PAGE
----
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Truckers to complete human trafficking training


Truck drivers can learn to spot the signs of human trafficking

Truckers Against Trafficking was established in 2009 as a nonprofit to educate truck drivers on the global issue of human trafficking. The organization empowers and equips truck drivers to assist in ending - or at the very least, further prevent - such activity. Drivers are encouraged by the organization to be aware of human trafficking signs, in order to alert authorities and enable them to stop the criminals in their tracks.

According to The Trucker's Report, as many as 300,000 American children are at risk for becoming the victims of human sex trafficking, and it can reap more than $30 billion per year. Truck stops are often the location of this activity, which is why drivers need to spot the crimes. The practice is difficult to stop, the source said, because the victims are forced into it, often by extreme intimidation and threats. Many victims are also minors, especially those at truck stops, which makes it even more important to fight the practice. New legislation to be introduced in Wisconsin aims to make it official for educators to take responsibility for explaining to drivers-in-training the signs of human trafficking and how to alert authorities if it is suspected.

Mandatory education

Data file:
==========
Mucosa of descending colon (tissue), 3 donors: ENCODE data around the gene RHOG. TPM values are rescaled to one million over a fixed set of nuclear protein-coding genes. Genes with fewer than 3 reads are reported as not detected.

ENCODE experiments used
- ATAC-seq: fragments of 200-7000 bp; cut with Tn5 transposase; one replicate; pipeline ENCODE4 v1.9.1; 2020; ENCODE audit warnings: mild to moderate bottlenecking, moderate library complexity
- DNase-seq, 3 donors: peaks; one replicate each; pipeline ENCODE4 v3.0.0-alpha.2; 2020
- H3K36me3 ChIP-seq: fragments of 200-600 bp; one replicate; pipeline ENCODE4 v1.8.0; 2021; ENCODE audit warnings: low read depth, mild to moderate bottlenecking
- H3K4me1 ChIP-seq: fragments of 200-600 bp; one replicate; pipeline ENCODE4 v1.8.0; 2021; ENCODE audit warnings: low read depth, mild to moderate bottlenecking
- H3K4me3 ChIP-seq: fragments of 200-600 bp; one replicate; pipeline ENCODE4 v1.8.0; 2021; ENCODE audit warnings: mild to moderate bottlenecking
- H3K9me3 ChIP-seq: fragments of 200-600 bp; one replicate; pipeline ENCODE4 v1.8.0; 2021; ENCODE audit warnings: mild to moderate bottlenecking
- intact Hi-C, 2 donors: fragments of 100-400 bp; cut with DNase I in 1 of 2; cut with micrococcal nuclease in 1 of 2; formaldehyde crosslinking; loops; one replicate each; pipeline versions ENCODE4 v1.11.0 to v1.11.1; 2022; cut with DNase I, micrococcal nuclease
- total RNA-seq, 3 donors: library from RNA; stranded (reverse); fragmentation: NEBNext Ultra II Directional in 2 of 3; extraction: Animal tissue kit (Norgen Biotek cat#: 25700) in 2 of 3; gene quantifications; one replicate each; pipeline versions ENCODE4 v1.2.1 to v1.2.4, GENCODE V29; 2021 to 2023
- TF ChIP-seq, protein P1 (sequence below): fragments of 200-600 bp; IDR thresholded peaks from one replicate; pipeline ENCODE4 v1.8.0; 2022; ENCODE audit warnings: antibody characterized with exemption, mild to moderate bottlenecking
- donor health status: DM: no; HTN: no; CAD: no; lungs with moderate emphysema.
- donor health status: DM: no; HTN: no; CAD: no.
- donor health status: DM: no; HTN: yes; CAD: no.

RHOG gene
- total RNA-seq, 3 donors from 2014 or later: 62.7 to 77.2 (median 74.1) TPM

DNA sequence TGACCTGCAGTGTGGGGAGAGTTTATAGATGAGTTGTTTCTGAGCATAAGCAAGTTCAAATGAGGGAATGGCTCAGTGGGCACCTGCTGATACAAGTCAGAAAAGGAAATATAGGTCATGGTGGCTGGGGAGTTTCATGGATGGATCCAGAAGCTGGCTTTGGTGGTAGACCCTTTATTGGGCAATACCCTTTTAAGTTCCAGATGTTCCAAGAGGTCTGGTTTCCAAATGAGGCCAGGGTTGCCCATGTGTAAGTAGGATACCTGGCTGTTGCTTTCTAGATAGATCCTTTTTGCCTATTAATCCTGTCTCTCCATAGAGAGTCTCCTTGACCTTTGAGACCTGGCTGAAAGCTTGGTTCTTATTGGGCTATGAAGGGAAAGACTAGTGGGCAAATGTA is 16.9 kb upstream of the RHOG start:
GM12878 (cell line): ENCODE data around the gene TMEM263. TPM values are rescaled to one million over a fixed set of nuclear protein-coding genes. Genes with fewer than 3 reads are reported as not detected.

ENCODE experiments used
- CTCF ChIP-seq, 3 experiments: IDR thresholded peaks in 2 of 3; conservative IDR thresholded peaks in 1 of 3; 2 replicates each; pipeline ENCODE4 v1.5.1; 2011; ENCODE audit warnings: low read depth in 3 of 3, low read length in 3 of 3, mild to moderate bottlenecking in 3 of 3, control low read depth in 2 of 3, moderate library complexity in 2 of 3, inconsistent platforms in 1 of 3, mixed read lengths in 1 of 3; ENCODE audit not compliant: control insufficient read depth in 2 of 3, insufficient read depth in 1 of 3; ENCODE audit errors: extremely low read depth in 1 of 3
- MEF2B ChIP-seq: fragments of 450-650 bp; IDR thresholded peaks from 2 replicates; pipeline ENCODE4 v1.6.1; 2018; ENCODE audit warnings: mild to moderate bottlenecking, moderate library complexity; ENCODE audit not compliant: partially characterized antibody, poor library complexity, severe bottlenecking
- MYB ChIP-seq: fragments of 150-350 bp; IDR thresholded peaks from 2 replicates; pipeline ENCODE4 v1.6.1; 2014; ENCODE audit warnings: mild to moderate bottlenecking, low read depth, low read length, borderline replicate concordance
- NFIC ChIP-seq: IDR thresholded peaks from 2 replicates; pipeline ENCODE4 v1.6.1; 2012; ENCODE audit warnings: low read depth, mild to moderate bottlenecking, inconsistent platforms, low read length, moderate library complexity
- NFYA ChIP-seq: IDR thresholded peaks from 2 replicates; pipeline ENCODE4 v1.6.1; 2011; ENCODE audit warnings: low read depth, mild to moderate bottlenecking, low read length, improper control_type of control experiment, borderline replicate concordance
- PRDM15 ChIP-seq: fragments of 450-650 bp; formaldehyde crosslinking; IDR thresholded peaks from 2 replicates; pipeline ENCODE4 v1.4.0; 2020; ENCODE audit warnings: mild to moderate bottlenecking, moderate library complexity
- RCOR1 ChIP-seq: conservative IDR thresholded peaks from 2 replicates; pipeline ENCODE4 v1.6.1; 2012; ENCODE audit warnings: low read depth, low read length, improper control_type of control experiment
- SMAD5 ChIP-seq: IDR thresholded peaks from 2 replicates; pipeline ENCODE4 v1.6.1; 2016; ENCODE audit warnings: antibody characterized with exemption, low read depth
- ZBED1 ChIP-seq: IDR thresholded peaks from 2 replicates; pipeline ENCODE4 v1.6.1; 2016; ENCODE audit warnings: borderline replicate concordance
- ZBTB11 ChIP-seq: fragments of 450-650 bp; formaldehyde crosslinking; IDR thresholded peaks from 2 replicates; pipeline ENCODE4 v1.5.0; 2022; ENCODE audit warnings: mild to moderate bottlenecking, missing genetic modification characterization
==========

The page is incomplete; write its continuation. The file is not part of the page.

Channel 3000 News, of the Madison, Wisconsin, WISC-TV channel, recently reported on a new bill to enable drivers to better spot the signs of human trafficking. The state's Rep. Joel Kleefisch aims to bring in legislation to make it a requirement that commercial driving and technical schools have to teach students about how to identify such activity. Drivers would have to go through special human trafficking training before they could finally receive their licenses. Making the education more official would hopefully lead to a reduction of the practice's occurrence across the country, and it would further the mission of Truckers Against Trafficking, in addition to U.S. federal guidelines.

Truckers Against Trafficking
Truckers often spend long hours on the road solo, and will occasionally interact with others at truck stops. It can be a way for them to catch up on news, or reconnect with coworkers or friends. Since their time is dedicated to watching the road and carefully maneuvering an extremely large vehicle, these individuals can be extremely observant. Truckers Against Trafficking has worked with drivers in order to prompt 1,836 calls to the National Human Trafficking Resource Center, according to the official website. This means that 525 cases of human trafficking have been produced, assisting 972 victims. Of that figure, 315 were minors, at the time that this information was compiled.

The organization raises awareness of the issue by attending trade shows to meet with truck drivers. TAT also will conduct employer training, hand out wallet cards and brochures and other literature to better inform truck drivers about the signs of such activity and how they can subsequently prevent it.  Those savvy with social media can even network and join the official Facebook page of Truckers Against Trafficking.

Together, truck drivers and the government can become more vigilant in identifying and reporting on those responsible for the reprehensible practice of human trafficking.

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